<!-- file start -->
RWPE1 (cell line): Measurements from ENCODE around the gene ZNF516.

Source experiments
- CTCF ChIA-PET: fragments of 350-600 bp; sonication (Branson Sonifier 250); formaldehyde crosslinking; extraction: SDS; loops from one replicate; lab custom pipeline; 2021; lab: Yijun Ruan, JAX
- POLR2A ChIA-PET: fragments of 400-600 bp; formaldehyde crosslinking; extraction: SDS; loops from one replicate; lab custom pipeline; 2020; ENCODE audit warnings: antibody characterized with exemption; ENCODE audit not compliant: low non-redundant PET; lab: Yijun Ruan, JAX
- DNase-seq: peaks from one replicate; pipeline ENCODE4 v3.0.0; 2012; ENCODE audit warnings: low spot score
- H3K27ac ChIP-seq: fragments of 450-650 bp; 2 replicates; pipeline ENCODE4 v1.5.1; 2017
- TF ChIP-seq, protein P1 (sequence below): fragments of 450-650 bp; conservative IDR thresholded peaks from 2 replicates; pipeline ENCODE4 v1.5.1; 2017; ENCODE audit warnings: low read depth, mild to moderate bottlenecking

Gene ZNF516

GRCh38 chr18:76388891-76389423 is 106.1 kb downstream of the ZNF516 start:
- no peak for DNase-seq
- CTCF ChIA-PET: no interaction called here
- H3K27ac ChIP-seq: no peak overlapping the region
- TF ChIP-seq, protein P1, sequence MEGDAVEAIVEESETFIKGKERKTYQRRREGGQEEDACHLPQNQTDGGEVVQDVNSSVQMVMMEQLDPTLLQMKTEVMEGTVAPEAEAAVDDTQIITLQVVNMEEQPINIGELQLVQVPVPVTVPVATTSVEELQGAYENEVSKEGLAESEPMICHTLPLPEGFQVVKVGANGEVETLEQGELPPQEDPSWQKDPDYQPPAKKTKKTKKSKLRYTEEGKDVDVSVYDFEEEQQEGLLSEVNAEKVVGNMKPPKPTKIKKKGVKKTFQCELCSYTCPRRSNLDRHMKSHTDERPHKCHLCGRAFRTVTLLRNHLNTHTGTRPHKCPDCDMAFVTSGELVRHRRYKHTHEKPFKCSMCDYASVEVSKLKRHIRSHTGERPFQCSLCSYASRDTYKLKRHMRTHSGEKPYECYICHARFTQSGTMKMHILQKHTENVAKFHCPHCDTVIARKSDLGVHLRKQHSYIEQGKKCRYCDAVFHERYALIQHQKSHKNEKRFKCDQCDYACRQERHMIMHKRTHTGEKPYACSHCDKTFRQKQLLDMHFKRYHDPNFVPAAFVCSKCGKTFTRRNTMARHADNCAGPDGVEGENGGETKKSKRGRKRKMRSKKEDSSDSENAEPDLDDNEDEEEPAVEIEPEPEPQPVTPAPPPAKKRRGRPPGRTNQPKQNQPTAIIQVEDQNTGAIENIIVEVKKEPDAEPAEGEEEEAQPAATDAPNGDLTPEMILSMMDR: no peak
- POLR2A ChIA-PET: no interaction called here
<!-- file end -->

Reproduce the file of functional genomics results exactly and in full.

RWPE1 (cell line): Measurements from ENCODE around the gene ZNF516.

Source experiments
- CTCF ChIA-PET: fragments of 350-600 bp; sonication (Branson Sonifier 250); formaldehyde crosslinking; extraction: SDS; loops from one replicate; lab custom pipeline; 2021; lab: Yijun Ruan, JAX
- POLR2A ChIA-PET: fragments of 400-600 bp; formaldehyde crosslinking; extraction: SDS; loops from one replicate; lab custom pipeline; 2020; ENCODE audit warnings: antibody characterized with exemption; ENCODE audit not compliant: low non-redundant PET; lab: Yijun Ruan, JAX
- DNase-seq: peaks from one replicate; pipeline ENCODE4 v3.0.0; 2012; ENCODE audit warnings: low spot score
- H3K27ac ChIP-seq: fragments of 450-650 bp; 2 replicates; pipeline ENCODE4 v1.5.1; 2017
- TF ChIP-seq, protein P1 (sequence below): fragments of 450-650 bp; conservative IDR thresholded peaks from 2 replicates; pipeline ENCODE4 v1.5.1; 2017; ENCODE audit warnings: low read depth, mild to moderate bottlenecking

Gene ZNF516

GRCh38 chr18:76388891-76389423 is 106.1 kb downstream of the ZNF516 start:
- no peak for DNase-seq
- CTCF ChIA-PET: no interaction called here
- H3K27ac ChIP-seq: no peak overlapping the region
- TF ChIP-seq, protein P1, sequence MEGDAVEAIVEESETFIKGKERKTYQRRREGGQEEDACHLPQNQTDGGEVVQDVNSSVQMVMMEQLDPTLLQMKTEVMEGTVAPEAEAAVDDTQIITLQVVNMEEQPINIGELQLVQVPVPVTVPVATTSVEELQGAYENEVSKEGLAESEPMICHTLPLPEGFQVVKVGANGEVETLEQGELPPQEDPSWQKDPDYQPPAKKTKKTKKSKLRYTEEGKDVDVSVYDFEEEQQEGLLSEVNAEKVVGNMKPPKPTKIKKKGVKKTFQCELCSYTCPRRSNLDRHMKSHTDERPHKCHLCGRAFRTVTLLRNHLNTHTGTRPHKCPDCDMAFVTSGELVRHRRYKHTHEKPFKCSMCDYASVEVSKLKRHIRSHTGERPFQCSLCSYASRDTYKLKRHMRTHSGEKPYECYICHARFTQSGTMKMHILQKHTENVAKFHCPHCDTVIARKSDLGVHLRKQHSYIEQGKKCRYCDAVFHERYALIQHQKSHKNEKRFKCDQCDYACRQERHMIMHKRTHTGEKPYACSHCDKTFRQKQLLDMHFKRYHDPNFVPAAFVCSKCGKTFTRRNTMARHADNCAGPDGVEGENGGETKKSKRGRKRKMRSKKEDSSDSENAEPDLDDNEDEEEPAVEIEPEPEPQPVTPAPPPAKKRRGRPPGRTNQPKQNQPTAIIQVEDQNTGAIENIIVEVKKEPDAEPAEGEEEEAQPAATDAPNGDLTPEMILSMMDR: no peak
- POLR2A ChIA-PET: no interaction called here